Meanwhile, in all this, while the local archbishop has been screaming for action, and while there have been demonstrations both pro and con, our local mayor/governor (he’s both, as, like WDC, BA is an autonomous federal district), has pretty much stated all along that he’s not getting involved on one side or the other.

Crowd at Civil Registry

Cue to yesterday, 2 p.m. at the Civil Registry (some confusion there, myself, some television crews, a few others, and representatives of INADI – the national civil rights council – were there at noon, which had been announced in a few places). The happy couple arrived, pretty much already knowing they’d be denied a license. The press and supporters swarmed into the building as much as possible, a couple of hundred people would be my guess, with about a hundred of us who opted or by default remained outside. Unfortunately, with no speaker system setup, things were pretty much left to people yelling out over the crowd, and those outside or in the back couldn’t hear a thing, but I gather that they applied, were denied, and then the speeches started. They had their ducks in a row, the original judge, various lawyers, representatives from one organization or another, politicians – all very orchestrated, not surprisingly.

And, people ate it up, swells of applause and cheers followed one pronouncement after another. But in the end, the upshot, despite declarations that they’d stay put until they were married, appeals to the mayor/governor, to the president, etc., the result was that the matter got turned over to the Supreme Court. Now, it’s expected to be pushed through to them quickly, but let’s face it, this is a pretty big deal, and the court isn’t likely to take it lightly. It will probably be weeks if not months before they make a decision (a morning news report says the couple and supporters “held out” for 3 hours before leaving… making it about half an hour after I did, and about the time the building was being locked up for the day).

So all in all, an interesting, but not overly action packed day, no real surprises. Except two, I have to admit. A few minutes after I first got there at noon a federal police van pulled up out front, opened the rear doors and a couple of officers got out in partial riot gear and stood around, though most of the officers stayed in the van. After about ten minutes, a supervisor from the Civil Registry came out and told them to leave – that they were only going to cause problems by being there, and weren’t necessary. They argued a bit, pretty loudly, but she must have had some cards up her sleeve, or someone on the police side was being smart about it, because they moved the van onto the next block, and stayed there throughout the whole event.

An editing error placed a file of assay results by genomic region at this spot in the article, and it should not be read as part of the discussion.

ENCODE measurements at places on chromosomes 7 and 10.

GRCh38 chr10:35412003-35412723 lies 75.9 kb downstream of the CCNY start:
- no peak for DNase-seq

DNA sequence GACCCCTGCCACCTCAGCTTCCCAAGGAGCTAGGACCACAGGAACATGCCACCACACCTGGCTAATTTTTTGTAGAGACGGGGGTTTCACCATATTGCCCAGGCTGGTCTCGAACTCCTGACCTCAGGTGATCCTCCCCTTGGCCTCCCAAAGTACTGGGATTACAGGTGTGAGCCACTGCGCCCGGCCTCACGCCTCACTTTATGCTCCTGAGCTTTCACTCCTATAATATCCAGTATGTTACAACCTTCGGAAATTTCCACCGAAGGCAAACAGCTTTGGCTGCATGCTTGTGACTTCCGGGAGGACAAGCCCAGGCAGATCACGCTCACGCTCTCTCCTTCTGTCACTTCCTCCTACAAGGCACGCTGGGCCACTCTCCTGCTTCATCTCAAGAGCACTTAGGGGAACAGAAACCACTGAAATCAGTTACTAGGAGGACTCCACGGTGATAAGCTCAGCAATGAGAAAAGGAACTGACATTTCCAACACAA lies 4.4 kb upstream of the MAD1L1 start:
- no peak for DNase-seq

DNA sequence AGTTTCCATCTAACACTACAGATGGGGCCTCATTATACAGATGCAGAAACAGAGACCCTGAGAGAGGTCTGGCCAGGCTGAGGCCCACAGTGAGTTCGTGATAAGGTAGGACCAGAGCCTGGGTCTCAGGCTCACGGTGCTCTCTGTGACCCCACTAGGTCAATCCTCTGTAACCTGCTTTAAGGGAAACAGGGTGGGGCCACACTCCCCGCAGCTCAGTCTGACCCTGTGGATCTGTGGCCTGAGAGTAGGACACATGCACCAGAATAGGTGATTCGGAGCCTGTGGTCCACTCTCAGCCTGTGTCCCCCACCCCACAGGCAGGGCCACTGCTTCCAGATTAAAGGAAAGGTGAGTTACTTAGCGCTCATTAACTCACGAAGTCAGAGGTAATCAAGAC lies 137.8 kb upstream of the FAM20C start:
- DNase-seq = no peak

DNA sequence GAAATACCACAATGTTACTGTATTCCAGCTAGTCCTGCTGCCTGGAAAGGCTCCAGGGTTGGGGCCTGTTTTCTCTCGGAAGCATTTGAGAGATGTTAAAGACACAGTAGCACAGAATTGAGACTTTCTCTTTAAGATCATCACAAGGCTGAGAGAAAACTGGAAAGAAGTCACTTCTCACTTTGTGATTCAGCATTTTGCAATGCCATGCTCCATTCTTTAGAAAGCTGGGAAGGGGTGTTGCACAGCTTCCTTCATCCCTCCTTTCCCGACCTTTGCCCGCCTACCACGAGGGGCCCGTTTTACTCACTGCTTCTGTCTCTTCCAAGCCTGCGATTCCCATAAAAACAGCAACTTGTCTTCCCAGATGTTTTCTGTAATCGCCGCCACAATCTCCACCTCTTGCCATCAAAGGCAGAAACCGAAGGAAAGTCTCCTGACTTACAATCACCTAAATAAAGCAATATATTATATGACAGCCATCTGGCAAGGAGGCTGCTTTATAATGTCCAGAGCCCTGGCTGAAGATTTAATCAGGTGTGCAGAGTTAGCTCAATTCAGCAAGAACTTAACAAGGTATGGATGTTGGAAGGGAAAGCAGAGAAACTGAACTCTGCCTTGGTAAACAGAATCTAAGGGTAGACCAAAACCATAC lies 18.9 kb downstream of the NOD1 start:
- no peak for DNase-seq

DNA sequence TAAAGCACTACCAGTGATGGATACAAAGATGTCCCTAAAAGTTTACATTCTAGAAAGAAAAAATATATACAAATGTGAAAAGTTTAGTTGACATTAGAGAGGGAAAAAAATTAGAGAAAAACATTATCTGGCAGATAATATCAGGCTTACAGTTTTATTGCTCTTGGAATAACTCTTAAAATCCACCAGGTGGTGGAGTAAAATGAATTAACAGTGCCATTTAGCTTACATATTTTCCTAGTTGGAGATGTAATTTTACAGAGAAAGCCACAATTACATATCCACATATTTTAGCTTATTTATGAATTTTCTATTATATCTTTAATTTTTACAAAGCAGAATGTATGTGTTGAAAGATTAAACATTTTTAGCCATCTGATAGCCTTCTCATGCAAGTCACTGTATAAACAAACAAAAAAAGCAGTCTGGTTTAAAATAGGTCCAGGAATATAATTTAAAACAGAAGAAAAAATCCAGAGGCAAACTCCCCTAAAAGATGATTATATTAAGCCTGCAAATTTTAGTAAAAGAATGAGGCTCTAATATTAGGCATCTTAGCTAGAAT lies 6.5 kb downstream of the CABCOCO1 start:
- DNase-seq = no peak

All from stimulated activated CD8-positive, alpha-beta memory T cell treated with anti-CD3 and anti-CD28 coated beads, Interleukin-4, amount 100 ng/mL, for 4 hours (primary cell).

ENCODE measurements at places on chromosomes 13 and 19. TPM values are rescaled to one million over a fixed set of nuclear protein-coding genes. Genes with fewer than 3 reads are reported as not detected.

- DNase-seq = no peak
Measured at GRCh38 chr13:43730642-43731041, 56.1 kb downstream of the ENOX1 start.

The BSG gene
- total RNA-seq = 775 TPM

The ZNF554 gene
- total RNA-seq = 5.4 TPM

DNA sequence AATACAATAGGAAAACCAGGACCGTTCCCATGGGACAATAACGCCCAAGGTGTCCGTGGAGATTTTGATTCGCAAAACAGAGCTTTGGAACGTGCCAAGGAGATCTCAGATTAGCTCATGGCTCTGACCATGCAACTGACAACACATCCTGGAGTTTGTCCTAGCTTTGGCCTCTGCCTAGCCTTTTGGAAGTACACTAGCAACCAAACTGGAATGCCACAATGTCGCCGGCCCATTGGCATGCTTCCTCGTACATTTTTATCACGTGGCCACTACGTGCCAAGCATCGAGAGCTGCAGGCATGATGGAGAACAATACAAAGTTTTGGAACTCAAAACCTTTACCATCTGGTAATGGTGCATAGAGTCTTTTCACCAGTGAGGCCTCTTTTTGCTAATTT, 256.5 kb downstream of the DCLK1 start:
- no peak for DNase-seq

Crowd at Civil Registry

The second surprise, no active protest against this – I don’t know whether the conservative folk were just satisfied that nothing would happen so they didn’t bother, or what, but they weren’t really in evidence. I think the three in my last photo above were probably protesters, only because the woman in the middle was wearing a t-shirt that said “Jesus is the alternative”, but perhaps not. They did look pretty sour-faced through it all, and the guy kept texting almost continuously, and they didn’t join in with any of the applause, but on the other hand, they didn’t do anything else. They stayed about two hours and then left. They might have just been curious and got bored.


{ 3 comments… read them below or add one }

msmarmitelover December 2, 2009 at 10:07

Many of my gay friends who are of the anarchist persuasion don’t believe in marriage full stop and don’t see why gay people want to imitate hetero institutions.
Other gay friends need to get married, get that legal recognition for say, visa reasons.
Personally I never believed in marriage until I had a kid, got left, didn’t get maintenance ect ect…I suddenly understood why it would be in my interests and those of my child to have been married…
Great piece, thanks for this reportage.

Ken Sternberg December 3, 2009 at 12:28

Excellent coverage of the event and thought provoking writing about your views. I like your idea of marriage and rights-bearing civil unions being separate. There are still too many situations where only legally married people can be involved in their partner’s affairs, so that separation doesn’t seem like it will happen tomorrow. As the line goes in Camelot about love and marriage: “Don’t scramble the two together.”

dan December 8, 2009 at 10:27

In the category of, “really?”, the assistant attorney general (Carlos Guaia) of Argentina resigned yesterday in protest because his boss, the attorney general, and the governor/mayor of Buenos Aires are waiting for a Supreme Court decision on this issue rather than going full ahead and banning gay marriage on their own – something neither of them have the authority to do, but apparently he’s having an arch-conservative hissy fit. Hey, one less naysayer in power.